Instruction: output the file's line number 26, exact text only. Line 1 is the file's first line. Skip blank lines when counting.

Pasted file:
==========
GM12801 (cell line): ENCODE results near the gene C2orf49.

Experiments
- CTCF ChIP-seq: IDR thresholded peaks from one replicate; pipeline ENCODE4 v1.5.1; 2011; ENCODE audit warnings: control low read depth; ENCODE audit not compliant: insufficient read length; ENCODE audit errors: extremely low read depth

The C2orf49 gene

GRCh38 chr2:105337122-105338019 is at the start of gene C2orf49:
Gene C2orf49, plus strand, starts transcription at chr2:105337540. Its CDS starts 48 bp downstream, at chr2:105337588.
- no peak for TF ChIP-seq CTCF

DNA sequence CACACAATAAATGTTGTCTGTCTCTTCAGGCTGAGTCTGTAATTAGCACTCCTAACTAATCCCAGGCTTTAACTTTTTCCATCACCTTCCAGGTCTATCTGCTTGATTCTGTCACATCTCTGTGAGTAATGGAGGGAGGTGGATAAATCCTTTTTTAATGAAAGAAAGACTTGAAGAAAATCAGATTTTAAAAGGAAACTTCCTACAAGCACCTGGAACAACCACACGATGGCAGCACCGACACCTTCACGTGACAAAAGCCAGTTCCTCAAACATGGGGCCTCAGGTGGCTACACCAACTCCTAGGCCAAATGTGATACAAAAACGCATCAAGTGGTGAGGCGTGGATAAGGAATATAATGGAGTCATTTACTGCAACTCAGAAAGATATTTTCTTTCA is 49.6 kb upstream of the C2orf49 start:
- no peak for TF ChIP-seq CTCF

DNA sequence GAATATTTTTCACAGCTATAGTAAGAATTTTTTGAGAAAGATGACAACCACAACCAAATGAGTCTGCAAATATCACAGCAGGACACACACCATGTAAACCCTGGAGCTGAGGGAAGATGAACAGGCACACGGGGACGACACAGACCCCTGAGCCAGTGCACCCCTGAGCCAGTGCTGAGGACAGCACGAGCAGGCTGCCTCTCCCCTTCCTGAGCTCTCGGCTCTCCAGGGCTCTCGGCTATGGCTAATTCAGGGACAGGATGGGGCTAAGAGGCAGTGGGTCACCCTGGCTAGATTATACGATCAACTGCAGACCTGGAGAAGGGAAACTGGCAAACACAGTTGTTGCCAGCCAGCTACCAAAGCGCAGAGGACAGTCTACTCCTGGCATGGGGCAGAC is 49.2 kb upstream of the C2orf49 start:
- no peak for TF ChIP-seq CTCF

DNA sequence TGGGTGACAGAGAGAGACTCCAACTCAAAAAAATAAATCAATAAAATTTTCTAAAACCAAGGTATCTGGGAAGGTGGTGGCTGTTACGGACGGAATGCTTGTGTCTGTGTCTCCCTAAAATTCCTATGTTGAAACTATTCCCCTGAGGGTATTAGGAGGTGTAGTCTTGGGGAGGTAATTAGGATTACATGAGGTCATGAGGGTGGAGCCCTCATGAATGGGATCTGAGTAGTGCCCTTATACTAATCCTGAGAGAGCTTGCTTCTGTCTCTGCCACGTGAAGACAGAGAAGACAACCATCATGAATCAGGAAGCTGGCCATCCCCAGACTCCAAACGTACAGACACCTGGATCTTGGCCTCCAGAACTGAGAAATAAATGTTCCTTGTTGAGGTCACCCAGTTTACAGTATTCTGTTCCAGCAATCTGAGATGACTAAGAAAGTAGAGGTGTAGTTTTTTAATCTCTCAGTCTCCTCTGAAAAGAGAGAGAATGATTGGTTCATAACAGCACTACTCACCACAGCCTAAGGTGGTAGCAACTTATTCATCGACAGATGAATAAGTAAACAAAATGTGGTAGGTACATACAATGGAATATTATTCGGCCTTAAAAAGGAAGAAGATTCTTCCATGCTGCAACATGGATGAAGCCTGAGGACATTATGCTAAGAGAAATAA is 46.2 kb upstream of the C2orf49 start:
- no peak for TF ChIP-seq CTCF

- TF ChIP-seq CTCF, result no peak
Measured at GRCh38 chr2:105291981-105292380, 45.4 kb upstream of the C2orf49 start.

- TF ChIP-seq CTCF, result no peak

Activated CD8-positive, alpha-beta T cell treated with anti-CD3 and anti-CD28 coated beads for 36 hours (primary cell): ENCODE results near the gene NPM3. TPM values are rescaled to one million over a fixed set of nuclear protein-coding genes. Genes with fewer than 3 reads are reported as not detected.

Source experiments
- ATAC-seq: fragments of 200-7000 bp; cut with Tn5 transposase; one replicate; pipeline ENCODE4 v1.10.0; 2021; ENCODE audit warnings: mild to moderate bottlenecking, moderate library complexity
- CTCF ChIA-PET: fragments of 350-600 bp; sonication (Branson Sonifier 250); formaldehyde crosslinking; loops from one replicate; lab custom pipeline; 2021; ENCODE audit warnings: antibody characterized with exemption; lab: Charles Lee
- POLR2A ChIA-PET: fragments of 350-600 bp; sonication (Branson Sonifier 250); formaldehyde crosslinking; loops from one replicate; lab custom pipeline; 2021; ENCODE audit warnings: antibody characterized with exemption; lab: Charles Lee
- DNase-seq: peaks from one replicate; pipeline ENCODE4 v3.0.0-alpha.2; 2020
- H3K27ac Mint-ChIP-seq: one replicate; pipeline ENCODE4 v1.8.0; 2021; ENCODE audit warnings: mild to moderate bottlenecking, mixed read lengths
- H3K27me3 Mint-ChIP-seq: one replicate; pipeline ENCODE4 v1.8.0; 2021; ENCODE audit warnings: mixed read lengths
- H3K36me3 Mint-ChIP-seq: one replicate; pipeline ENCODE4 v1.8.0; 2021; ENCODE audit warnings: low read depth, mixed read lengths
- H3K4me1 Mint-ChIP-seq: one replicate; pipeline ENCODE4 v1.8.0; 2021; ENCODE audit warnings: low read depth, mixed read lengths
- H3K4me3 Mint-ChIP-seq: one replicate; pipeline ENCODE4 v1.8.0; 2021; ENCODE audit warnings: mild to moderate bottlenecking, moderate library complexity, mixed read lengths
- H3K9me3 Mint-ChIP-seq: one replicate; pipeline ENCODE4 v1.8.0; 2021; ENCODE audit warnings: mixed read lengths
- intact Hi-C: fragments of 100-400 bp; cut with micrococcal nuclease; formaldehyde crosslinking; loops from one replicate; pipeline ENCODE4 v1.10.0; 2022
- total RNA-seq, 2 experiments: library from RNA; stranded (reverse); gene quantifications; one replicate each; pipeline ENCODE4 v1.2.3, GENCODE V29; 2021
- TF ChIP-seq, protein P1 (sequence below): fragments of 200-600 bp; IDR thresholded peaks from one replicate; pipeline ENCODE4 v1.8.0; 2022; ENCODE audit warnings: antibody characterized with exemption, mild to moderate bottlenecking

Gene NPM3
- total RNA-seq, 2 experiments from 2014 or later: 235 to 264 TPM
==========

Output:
- H3K4me1 Mint-ChIP-seq: one replicate; pipeline ENCODE4 v1.8.0; 2021; ENCODE audit warnings: low read depth, mixed read lengths